Think about it.

  3. Regarding my comment “road tolls will be needed soon to help pay for infrastructure”, this is a good thing. Though tough to sell, especially to the car driving suburbanites. However, this discussion needs to happen.

  4. Interesting argument, though I do not know if I can buy it. I am pretty sure that Smitherman has blown it. I do have to wonder if the forced amalgamation of the cities by Harris was intended to make the cities more conservative by the unwholesome grafting on of the inner suburbs: thus the Ford momentum. The core and the inner suburbs are different animals, and whatever your own politics, they’d better represent themselves separately from each other.

  5. Thanks for this article. I’ve been wondering the last few weeks why Pantalone is polling so low. He’s the only one who’s really different than Ford. It seemed Smitherman would get the anyone-but-Ford vote, but he’s positioning himself further and further right, trying to win over some Ford supporters. I wonder if people just keep telling each other that Pantalone doesn’t stand a chance, like some kind of self-fulfilling prophecy.  

    When I consider a specific issue (like transit, environment, urban development, public health, social housing, etc.) and look at the candidates’ position, it is abundantly clear that Pantalone would best represent. Even when it comes to the city’s finances, Pantalone is the only one who seems to recognize the FACTS about the budget and the need to raise revenue and spend money to invest in the city. As well, Pantalone would fit exceptionally well in the position of mayor since the mayor needs to build consensus with council – he’s worked not just with Miller but with Lastman. He has that ‘institutional memory.’ 

    I should say, too, that I don’t think Pantalone is some “amazing” person or some “white knight” or that I totally agree with everything he’s said or done. But I do believe he’s the best candidate we have to choose from.

    (Note: the latest Nanos poll is of 1000 people with land-lines who answer an “unknown caller.”)

  6. AA is right Joe shouldn’t drop out, the whole concept is silly and moot at this point anyway the ballot is set. George is re-living 2003 and his “I Love Toronto” ad’s are a clear indication he has nothing left in the tank..I love Toronto too! can I be Mayor! George should be the one packing it in.

    Joe does have momentum at this point but the problem is so does Ford. 2003 its was Hall and Nunziata competing in the race to the bottom, only George is on that path this time…so what to do?  Clear and concise message about what you would do as Mayor (stop pulling the Al Gore routine you must have disagreed with something Miller did)….Simple messages have worked for Ford to this point..cant be all things to all people as the saying goes – So Pants, go to your base, work it to turn out…the suburban base of Ford’s vote has not been traditionally strong at showing up. Oh and AA’s comment out Miller not pulling out of the teens until Thanksgiving…there where still 5 weeks to go in 2003….we’ve just past that point….good luck, you will need that and then some…..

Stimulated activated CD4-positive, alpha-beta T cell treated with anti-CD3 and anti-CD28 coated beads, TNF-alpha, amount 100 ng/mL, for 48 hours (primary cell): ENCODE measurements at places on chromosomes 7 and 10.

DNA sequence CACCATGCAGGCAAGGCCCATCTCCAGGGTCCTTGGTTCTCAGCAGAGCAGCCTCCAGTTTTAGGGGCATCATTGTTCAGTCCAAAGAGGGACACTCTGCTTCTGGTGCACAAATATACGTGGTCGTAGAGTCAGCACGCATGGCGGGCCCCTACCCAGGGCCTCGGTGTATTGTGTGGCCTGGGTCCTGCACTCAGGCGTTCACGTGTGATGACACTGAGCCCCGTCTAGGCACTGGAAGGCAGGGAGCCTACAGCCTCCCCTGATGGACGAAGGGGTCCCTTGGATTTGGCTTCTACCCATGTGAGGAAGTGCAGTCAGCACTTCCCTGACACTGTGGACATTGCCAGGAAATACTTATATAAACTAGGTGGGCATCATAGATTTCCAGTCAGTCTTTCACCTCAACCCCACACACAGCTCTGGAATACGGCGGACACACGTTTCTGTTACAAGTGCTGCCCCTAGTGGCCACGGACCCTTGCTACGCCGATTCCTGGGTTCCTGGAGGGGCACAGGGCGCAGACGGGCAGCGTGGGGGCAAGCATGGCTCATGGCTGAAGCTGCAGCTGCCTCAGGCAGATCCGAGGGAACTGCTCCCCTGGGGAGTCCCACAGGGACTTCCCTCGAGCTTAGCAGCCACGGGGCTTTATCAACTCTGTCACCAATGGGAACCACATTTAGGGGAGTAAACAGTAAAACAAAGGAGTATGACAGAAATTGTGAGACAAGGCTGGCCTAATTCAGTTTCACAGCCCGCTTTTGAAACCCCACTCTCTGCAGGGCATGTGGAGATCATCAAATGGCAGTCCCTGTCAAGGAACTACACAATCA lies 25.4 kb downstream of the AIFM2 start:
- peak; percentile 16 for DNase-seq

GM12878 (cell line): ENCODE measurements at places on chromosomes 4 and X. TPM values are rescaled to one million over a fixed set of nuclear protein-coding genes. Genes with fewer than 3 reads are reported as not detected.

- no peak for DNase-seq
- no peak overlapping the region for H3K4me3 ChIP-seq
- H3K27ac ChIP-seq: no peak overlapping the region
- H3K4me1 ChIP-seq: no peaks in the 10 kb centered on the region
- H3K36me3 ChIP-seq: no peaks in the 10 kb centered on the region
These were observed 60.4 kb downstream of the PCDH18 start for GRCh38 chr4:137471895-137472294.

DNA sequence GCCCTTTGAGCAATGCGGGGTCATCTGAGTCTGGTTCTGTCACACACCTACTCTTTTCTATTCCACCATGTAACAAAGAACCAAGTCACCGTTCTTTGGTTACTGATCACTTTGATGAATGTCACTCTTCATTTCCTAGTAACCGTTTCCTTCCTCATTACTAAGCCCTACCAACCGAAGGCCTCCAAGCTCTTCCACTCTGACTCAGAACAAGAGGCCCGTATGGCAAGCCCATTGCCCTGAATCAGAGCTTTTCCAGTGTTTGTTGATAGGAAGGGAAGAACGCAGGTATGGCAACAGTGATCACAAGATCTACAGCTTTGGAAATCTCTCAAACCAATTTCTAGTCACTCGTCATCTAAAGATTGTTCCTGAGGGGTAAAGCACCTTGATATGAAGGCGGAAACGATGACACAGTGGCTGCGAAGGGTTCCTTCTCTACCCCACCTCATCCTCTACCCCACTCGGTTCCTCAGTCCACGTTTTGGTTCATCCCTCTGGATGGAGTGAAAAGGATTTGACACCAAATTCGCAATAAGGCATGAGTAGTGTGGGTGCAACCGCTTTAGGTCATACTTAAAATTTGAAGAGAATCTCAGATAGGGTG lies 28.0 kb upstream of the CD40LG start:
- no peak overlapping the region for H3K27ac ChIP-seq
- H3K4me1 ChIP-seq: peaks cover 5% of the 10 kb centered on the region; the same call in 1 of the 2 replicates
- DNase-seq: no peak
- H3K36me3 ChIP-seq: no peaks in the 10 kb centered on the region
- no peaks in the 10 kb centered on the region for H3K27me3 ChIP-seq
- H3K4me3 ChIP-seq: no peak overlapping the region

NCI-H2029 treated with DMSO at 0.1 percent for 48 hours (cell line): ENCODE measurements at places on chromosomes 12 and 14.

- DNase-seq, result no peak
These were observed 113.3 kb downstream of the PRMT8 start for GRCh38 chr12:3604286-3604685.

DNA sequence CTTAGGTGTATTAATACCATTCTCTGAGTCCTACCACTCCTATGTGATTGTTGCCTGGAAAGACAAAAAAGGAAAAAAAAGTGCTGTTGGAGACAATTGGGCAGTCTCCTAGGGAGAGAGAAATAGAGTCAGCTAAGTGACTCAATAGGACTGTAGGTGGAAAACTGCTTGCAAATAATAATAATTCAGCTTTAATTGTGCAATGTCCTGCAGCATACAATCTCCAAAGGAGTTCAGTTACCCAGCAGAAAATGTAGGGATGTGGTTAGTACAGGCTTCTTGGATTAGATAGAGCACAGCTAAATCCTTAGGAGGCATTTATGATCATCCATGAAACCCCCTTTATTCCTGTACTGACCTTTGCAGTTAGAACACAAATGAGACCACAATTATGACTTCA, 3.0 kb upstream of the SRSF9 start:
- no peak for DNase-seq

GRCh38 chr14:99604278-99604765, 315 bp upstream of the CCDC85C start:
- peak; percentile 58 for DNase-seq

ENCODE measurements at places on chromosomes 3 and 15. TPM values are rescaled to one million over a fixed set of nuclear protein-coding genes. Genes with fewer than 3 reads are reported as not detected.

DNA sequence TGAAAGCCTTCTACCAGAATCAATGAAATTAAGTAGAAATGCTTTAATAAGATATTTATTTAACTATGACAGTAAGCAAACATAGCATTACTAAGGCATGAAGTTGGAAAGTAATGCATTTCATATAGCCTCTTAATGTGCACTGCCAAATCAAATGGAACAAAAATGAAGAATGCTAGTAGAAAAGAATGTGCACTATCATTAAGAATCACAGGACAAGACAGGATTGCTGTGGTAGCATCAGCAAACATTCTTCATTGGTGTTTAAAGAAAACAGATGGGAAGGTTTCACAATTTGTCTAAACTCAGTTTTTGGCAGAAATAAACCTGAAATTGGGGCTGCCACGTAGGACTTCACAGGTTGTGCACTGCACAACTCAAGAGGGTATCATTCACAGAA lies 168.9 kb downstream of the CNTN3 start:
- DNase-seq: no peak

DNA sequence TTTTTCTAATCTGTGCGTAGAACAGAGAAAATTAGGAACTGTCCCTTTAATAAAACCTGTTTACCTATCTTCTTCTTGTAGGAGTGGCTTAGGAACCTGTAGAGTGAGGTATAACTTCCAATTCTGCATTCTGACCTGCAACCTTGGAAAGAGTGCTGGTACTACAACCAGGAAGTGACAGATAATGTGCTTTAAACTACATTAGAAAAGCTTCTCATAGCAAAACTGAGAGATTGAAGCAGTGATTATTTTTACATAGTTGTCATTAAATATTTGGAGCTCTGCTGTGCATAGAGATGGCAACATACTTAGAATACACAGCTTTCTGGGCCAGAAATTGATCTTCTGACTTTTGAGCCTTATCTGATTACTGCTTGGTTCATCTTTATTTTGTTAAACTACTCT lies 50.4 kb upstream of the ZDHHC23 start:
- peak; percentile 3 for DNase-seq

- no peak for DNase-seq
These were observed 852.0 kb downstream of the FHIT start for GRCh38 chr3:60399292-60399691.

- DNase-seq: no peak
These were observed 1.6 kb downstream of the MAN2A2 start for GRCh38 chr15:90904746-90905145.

7. With the importance of this election and the consequences of Rob Ford mayoralty being so apparent, I have to again wonder when civic affairs blogs/publications like Spacing will endorse a candidate.

  8. I’m voting for Pantalone, but I’d like to see some of Pantalone’s visions for Toronto. Now is the time for him to step up his game. So far he is as Rossi says “Miller Lite”.

  9. Mr. Pantalone is my choice for mayor as well…but since Mr. Pantalone was Deputy Mayor under Mr. Miller, and the author is a former Miller campaign staffer, an undecided voter would be right to consider this a biased article. I would be more persuaded if this was written by someone unconnected with either men.

    That connection may be why Ms. Addario ignores the danger that Mr. Pantalone represents for people seeking an alternative to Mr. Ford. Much of the public anger that has coalesced around Mr. Ford’s campaign is based on dissatisfaction, rightly or wrongly, with Mr. Miller’s last term.

    Mr. Pantalone, as Deputy Mayor during that term, is the inevitable lightning rod for that anger. While I support his candidacy wholeheartedly, it is likely that Mr. Pantalone’s emergence as the prime challenger to Mr. Ford will help bring out more of the Etobicoke councilor’s supporters.